NASA's Mission to Pluto and the Kuiper Belt
A long summer break ended for NASA's New Horizons on Sept. 11, as the spacecraft "woke" itself on schedule from a five-month hibernation period.
Flight controllers (from left) Katie Bechtold, Ed Colwell and Jon Van Eck, working in the mission operations center at the Johns Hopkins Applied Physics Laboratory in Laurel, Maryland, confirm data indicating that the New Horizons spacecraft had safely exited hibernation on Sept. 11, 2017. Credits: NASA/JHUAPL/SwRI
Signals confirming that New Horizons had executed on-board computer commands to exit hibernation reached mission operations at the Johns Hopkins Applied Physics Lab in Laurel, Maryland, via NASA's Deep Space Network station in Madrid, Spain, at 12:55 p.m. EDT. Mission Operations Manager Alice Bowman of APL confirmed that the spacecraft was in good health and operating normally, with all systems coming back online as expected.
Over the next three days, the mission ops team will bring the spacecraft into "active" mode, preparing it for a series of science-instrument checkouts and data-collection activities that will last until mid-December. "It's another working science cruise through the Kuiper Belt for New Horizons," Bowman added.
Plenty of activity awaits New Horizons over the next several weeks, both the team on Earth and the spacecraft – which is more than 3.6 billion miles (5.8 billion kilometers) from home, speeding toward a close flyby of Kuiper Belt object (KBO) 2014 MU69 on Jan. 1, 2019.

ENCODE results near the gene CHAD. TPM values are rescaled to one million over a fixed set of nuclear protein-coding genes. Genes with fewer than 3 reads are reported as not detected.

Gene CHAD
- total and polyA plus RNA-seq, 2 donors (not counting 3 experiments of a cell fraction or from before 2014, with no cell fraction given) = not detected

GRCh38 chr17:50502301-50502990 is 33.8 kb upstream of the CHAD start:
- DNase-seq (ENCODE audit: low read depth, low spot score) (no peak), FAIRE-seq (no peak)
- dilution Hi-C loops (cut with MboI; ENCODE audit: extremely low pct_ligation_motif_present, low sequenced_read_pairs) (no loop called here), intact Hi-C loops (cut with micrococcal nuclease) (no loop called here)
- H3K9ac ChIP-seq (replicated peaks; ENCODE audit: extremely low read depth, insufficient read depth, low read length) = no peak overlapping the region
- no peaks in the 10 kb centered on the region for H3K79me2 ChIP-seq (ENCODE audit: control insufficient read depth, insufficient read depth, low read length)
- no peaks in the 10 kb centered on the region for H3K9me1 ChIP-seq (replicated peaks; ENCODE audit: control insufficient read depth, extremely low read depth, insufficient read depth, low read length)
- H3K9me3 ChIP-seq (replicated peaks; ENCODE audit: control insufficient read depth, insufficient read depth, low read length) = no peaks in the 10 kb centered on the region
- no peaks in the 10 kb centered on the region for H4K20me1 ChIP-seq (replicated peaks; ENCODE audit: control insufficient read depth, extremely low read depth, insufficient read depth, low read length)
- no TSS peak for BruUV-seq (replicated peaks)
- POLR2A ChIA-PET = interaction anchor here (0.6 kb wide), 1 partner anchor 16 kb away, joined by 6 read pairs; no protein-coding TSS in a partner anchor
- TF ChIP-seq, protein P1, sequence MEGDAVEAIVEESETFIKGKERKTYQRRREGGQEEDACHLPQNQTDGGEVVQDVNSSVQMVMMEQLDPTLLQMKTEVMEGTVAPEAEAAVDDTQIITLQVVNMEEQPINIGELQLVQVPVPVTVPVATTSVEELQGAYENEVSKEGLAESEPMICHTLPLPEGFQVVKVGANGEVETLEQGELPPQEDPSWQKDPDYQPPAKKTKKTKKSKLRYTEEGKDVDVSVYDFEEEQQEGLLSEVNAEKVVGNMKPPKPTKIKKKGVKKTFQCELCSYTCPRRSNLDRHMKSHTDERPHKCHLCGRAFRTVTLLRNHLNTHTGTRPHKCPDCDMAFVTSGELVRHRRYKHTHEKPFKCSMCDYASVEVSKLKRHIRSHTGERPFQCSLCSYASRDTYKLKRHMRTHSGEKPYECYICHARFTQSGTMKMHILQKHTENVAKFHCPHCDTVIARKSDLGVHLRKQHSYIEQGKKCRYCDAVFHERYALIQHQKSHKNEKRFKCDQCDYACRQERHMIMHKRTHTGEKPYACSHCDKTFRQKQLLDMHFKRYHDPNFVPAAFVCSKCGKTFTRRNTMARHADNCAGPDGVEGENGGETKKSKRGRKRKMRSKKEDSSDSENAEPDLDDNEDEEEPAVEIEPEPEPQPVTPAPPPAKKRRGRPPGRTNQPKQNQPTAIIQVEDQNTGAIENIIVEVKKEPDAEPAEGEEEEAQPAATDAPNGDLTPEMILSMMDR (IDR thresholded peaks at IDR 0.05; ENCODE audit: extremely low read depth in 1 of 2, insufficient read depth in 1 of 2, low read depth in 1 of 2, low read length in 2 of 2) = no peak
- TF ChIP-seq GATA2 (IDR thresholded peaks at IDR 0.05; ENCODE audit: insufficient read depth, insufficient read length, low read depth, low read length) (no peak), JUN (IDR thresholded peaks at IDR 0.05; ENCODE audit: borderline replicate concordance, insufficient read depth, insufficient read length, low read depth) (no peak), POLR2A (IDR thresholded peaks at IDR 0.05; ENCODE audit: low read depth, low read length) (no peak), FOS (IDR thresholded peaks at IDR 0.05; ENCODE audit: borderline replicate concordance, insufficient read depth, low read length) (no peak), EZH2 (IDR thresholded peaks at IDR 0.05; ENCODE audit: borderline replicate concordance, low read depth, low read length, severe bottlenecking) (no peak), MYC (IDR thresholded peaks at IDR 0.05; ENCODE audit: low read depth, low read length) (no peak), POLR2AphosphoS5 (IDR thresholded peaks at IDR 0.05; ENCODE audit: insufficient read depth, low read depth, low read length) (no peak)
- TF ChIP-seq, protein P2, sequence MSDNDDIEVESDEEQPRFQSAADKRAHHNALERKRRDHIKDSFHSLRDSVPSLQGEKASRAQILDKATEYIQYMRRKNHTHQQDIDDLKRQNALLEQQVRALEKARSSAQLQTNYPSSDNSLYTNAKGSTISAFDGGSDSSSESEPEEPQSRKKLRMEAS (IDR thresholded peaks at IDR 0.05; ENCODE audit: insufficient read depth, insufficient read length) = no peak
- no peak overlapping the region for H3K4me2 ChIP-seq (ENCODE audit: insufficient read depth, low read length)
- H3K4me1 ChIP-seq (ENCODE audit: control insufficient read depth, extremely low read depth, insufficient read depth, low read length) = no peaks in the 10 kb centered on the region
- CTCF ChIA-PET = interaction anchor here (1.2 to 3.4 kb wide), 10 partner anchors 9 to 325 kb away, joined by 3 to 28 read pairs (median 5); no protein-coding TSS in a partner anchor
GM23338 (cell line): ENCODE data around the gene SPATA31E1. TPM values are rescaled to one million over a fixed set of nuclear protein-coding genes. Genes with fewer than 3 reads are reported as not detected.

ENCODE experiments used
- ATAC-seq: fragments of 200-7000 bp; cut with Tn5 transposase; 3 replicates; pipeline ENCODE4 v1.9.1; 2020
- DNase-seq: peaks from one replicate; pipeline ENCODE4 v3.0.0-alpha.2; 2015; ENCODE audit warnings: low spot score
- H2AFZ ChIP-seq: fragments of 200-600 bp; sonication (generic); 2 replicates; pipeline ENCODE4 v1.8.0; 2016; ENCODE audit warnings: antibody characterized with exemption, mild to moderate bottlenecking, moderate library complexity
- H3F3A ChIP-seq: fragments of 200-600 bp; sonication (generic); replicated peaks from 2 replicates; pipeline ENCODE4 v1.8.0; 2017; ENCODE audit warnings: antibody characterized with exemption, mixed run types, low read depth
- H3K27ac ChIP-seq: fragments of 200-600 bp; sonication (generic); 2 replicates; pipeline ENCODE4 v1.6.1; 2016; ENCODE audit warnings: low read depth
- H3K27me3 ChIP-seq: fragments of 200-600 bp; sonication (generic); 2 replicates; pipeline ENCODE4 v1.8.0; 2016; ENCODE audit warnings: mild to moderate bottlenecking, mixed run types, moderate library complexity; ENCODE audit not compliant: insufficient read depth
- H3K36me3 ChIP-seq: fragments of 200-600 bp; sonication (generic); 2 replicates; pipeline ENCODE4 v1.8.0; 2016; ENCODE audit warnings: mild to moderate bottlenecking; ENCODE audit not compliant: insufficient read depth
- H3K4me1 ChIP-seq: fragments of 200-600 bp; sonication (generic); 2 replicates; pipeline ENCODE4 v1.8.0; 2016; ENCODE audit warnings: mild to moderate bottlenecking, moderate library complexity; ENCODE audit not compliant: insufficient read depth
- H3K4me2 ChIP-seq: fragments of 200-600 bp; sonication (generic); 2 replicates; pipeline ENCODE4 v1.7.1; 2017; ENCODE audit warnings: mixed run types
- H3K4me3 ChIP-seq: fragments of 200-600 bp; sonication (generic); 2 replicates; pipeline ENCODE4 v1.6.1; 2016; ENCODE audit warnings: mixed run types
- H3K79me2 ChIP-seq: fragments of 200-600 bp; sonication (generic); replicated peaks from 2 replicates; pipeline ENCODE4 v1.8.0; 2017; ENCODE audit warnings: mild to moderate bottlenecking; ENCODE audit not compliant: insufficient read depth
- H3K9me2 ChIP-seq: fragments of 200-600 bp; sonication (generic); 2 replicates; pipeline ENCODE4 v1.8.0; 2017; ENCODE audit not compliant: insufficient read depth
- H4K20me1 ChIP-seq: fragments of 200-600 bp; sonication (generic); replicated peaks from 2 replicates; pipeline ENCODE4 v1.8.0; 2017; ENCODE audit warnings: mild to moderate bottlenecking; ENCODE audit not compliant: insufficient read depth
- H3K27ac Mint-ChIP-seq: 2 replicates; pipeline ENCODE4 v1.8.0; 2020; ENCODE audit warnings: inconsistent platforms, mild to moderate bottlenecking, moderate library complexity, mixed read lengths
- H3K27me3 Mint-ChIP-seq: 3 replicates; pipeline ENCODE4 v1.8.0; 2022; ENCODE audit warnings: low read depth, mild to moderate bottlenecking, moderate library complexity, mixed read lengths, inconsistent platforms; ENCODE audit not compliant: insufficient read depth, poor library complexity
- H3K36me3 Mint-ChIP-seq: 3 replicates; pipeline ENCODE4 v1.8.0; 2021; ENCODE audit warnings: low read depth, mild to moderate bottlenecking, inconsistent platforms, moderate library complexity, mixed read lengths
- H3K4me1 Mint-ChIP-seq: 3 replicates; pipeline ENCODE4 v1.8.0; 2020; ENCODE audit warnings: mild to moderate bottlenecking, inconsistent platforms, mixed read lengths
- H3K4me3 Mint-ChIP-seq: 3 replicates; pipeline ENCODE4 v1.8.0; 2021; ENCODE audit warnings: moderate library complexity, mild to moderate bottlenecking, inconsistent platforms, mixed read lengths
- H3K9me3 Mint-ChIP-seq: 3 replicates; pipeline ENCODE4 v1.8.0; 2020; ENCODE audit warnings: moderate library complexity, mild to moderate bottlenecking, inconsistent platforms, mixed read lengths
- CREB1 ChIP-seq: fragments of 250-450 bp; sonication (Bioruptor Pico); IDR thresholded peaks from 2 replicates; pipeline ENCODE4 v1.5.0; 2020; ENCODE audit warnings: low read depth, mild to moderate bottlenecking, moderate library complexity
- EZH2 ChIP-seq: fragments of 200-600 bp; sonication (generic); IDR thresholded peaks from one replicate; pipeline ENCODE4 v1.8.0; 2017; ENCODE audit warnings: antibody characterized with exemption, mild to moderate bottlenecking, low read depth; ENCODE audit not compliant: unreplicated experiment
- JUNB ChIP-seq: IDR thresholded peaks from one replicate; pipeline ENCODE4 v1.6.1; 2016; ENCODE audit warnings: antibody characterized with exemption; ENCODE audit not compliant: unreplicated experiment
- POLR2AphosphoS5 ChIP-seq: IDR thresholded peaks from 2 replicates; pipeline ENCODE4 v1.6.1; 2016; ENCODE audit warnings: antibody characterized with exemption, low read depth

The spacecraft will train its instruments on numerous distant KBOs, making long-distance observations with the telescopic Long Range Reconnaissance Imager (LORRI), while also continuously measuring the Kuiper Belt's radiation, dust, and gas environment. The team also will test the spacecraft's instruments in preparation for next year's approach to MU69, and transmit a new suite of fault-protection software – also known as autonomy software – to New Horizons' computer in early October.
Meanwhile, the science, mission design and operations teams continue to shape the details of MU69 observation plan. On Dec. 9, New Horizons will carry out a course-correction maneuver to set its arrival time at MU69. (NASA recently announced the nominal and backup flyby distances to MU69; read more about that here.)
On Dec. 22 New Horizons goes back into hibernation, where it will remain until next June 4 – when the team wakes the spacecraft for the last time to begin preparations for the MU69 approach.
On Sept. 11, 2017, New Horizons was 3.62 billion miles (5.82 billion kilometers) from Earth. At that distance, a radio signal sent from the spacecraft reached Earth 5 hours and 24 minutes later.
The 157-day hibernation period that ended Sept. 11 was the spacecraft's first "rest" since before the Pluto flyby in July 2015, and one of two hibernation periods before the MU69 flyby.
New Horizons is 369 million miles (593 million kilometers) – about four times the distance between Earth and the Sun – from 2014 MU69, which it will fly by in 476 days.